Category Archives: Physics

March Meeting — Guest Blog by Carlos Owusu-Ansah ’21

I thought the March APS meeting was fantastic. It felt great to present our research findings to people who cared about what Dr. Lindner and I were working on at the College. I attended fun talks about astronomical phenomena and … Continue reading

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March Meeting — Guest Blog by Katie Shideler ’21

Having never been to a physics conference, or even to the city of Boston, attending the annual American Physical Society’s March Meeting was all around a new and incredible experience. Being able to present my research to physicists from across … Continue reading

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March Meeting 2019 Boston

I’m currently in Boston for the 2019 March Meeting, which is as exciting, overwhelming, and exhausting as usual! You may remember last March Meeting, we were in LA, which was naturally nice and warm.  Boston welcomed the March Meeting with … Continue reading

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Relativistic Colors

Metallium, Inc. is attempting to manufacture coins made from as many different metals (and elements) as possible, typically 99 to 99.9% pure. My Metallium coin collection currently includes aluminum, titanium, iron, nickel, copper, zinc, silver, tin, and gold coins. Most … Continue reading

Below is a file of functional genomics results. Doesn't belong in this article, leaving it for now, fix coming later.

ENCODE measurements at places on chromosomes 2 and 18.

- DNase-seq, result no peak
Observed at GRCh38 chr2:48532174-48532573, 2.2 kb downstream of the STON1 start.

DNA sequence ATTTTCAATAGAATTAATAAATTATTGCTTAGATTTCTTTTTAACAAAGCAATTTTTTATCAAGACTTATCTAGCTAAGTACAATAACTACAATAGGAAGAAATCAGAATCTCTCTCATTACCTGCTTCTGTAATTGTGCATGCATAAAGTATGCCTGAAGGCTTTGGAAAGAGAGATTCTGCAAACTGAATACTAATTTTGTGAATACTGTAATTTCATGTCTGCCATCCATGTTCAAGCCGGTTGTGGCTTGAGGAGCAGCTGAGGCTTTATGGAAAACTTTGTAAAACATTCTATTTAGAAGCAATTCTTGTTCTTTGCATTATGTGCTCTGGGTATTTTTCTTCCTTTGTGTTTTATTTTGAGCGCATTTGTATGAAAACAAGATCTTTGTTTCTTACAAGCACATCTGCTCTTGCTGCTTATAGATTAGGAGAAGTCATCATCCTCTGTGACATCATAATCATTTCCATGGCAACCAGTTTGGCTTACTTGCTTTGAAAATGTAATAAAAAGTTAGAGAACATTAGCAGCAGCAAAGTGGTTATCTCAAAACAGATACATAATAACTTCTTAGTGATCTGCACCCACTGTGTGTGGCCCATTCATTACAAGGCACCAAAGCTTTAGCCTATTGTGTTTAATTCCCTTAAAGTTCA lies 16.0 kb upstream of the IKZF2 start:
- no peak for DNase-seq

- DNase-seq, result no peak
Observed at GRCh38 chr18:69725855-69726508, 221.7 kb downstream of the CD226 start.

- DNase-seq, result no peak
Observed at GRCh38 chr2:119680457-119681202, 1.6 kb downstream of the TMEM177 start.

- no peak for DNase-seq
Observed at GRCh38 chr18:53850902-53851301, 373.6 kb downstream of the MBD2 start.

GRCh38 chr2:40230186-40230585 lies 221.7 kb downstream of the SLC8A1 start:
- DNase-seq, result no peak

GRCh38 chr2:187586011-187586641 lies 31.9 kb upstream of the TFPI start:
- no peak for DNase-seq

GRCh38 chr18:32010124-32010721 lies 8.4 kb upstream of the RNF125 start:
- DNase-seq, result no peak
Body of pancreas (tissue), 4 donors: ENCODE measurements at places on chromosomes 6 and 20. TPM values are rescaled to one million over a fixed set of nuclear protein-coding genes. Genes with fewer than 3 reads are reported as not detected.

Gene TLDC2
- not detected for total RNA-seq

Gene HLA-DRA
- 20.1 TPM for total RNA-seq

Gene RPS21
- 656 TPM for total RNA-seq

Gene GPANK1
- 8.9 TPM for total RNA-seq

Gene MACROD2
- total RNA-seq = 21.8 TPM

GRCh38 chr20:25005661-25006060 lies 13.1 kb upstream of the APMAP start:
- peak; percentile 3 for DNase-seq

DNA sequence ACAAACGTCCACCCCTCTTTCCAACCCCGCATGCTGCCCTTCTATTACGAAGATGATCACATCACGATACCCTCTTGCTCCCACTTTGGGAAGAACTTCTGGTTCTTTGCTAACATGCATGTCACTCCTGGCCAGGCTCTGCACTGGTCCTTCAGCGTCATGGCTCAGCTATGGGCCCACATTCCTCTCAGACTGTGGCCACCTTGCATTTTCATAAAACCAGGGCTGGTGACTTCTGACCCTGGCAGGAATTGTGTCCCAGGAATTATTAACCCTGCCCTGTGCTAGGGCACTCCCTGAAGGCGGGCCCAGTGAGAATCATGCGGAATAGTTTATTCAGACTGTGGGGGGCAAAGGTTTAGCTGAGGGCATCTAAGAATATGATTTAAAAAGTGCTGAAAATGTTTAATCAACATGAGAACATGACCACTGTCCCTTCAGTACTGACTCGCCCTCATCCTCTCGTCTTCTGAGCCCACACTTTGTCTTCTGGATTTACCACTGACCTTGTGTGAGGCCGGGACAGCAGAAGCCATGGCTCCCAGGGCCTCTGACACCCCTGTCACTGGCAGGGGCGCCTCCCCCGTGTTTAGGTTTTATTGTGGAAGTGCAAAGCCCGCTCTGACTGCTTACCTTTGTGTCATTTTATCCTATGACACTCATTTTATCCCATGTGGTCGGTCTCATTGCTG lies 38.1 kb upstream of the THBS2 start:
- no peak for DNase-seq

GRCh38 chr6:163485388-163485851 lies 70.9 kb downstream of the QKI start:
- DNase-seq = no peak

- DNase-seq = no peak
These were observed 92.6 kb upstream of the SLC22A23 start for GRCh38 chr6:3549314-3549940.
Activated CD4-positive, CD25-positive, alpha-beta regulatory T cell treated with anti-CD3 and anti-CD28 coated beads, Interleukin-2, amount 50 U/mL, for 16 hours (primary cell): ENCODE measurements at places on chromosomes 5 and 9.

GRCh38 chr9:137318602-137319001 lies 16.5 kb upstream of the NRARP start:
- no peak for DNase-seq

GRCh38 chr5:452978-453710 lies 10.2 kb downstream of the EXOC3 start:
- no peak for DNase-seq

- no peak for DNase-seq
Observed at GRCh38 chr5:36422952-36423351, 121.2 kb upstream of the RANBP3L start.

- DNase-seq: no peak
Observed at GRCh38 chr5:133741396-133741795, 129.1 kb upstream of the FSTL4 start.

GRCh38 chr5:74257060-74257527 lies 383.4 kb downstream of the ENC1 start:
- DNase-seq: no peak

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720° untangles 360° tangles

Despite growing up in three dimensions, as a kid I did not recognize one of 3D’s deep and subtle properties: full rotations tangle, but double rotations untangle! Following physicist Paul Dirac, twist a belt one full turn about its length. … Continue reading

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1+2+3+… = -1/12?

In quantum electrodynamics, the bare charge of an electron is infinite, but the renormalized dressed charge is finite. The bare electron shields itself by polarizing the virtual electron-positron pairs of the nearby quantum vacuum to reduce its coupling at large distances to in natural … Continue reading

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A Better Table

The periodic table of the elements is almost as old as The College of Wooster, and I am a big fan. As we approach next year’s sesquicentennial of Dmitri Mendeleev‘s 1869 periodic table, I present a modest addition to the … Continue reading

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Math Grenade

I just bought a new calculator. New to me, that is, but older than me. Inspired by the 1600s Gottfried Leibniz stepped cylinder and the 1800s Thomas de Colmar arithmometer, the Curta mechanical calculator design was developed by Curt Herzstark while … Continue reading

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Optical Tweezers

A focused light beam can trap a small particle, such as a micron-sized latex sphere (or biological cell). If the sphere is much larger than the light’s wavelength, ray optics suffices to explain the trapping. Light bends as it passes … Continue reading

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Dr. Rendezvous

Edwin Aldrin earned his PhD from MIT in 1963 with a thesis titled, “Line-of-sight guidance techniques for manned orbital rendezvous”. Just three years later in 1966, Aldrin was the pilot of Gemini XII, the last flight of the Gemini program, … Continue reading

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